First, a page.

I recently wrote an article for 35mmc reacting to my inability to obtain one of my favorite films, Foma’s Retropan 320 Soft in 35mm format .In it, I touched briefly on why I shoot film and how Retropan has helped me understand that inclination more clearly. It has inspired me to consider this issue in greater depth and maybe get nearer to the core of why shooting film is valuable and why Retropan 320 is such a compelling option. This piece is a companion to that and can be considered as a counterpart or extension of the former.
Photography alters how we see. The world gets filtered through your tools and creates something more than what was there in the moment. This changes how you see what’s in front of you, and how you perceive what could be. We all choose our preferred medium based on the way we prefer to see.
For me, film is how I want to see the world. When it comes to film I don’t mind eccentricities. Odd contrast, high grain, imperfect gray tones, I like when the medium imposes itself and becomes part of the subject. This is all information I’ve learned about myself in the last four years, largely with the help of one film, Fomapan’s Retropan 320 Soft.
I shot film in high school in the 1990s but lost touch with photography in general until the early 2010s. A friend gave me his hand-me-down DSLR and I took a renewed interest. It was fun enough but oddly unfulfilling. Around 2014 I shot film again. This was what I was looking for, choices rendered as a unique artifact. Materiality, substance, film photography makes me feel like I exist.
In 2015 Fomapan introduced Retro 320 Soft in 35mm and large format. I did not get my hands on any until spring 2017. That was the year I invested fully in film. I began developing my own black and white negatives. I invested in medium format and I began trying different films, different developers, attempting to find my own way of seeing.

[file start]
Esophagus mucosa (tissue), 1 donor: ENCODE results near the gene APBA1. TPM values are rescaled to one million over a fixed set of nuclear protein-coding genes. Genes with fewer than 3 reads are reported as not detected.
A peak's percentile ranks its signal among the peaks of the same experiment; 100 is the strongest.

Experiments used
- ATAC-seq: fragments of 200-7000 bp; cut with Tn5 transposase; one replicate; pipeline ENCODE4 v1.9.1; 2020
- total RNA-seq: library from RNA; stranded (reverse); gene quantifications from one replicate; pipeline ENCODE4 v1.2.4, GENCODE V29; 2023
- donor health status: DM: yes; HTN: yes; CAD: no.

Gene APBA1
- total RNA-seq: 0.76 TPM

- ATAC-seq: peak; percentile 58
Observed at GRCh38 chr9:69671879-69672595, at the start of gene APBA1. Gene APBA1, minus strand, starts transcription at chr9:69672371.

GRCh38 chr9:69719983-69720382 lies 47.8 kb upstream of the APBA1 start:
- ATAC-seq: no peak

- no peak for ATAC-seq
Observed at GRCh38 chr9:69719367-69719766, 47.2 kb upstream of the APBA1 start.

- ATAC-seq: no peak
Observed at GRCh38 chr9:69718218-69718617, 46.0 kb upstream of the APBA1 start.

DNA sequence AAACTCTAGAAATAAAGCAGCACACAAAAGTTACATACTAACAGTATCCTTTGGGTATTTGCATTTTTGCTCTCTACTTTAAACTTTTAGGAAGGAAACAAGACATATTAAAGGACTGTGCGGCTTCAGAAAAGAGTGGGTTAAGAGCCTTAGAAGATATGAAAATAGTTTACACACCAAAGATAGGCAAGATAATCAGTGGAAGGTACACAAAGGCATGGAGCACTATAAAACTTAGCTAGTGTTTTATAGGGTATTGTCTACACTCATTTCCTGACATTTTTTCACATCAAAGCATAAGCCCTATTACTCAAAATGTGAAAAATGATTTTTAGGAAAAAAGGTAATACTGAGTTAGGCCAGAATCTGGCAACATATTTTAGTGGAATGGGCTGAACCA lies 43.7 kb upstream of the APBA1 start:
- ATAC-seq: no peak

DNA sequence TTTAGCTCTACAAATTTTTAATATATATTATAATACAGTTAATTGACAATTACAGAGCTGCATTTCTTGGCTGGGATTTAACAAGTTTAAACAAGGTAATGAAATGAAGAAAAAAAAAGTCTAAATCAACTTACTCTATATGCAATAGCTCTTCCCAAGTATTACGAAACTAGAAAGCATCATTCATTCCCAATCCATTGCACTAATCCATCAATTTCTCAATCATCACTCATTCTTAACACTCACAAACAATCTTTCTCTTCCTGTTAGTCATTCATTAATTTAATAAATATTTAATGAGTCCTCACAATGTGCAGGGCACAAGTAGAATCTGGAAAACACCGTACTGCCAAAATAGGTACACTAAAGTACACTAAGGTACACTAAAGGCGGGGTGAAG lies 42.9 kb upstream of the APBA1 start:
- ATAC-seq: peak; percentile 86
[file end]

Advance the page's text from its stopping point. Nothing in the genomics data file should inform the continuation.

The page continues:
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Compared with the more common go-to’s out there, (TRI-X, HP5, TMAX, Delta etc.), Retropan is a temperamental film. It has large milky grain. It behaves erratically in high contrast situations giving strange artifacts and gradations to areas of bright light. Its dynamic range might be frustrating to people who rely on the flexibility of most modern films. That’s the disclaimer version of what it does.
It also gives a smooth almost theatrical patina to reality. Light sources glow, objects are haloed in the emulsion’s texture. When developed in Fomapan’s recommended Retro Soft developer the negatives give the impression of a romanticized world, haunted and detached from time. I have also had good results with XTOL 1:1 solution.
Retropan is grainier and harder to manage the smaller the format. I have shot it in 35mm and 120 and for my purposes 35mm does what I want. Something about the larger negative gives the film greater latitude and encourages the emulsion into smoother reactions to light and less obtrusive grain.
As of this writing the 35mm variety is nearly impossible to find and it gives me a genuine pain. In fact, I just overpaid to stock up from an eBay seller in case it turns out to be gone permanently.
After nearly four years of serious use film (and Retropan 320 in particular) has become a central part of how I experience the world. Any time I go somewhere new or want to re-evaluate somewhere familiar I will always have a film camera with me and chances are, whatever else I’m shooting, I’ll have at least one roll of Retropan 320 Soft within grabbing distance.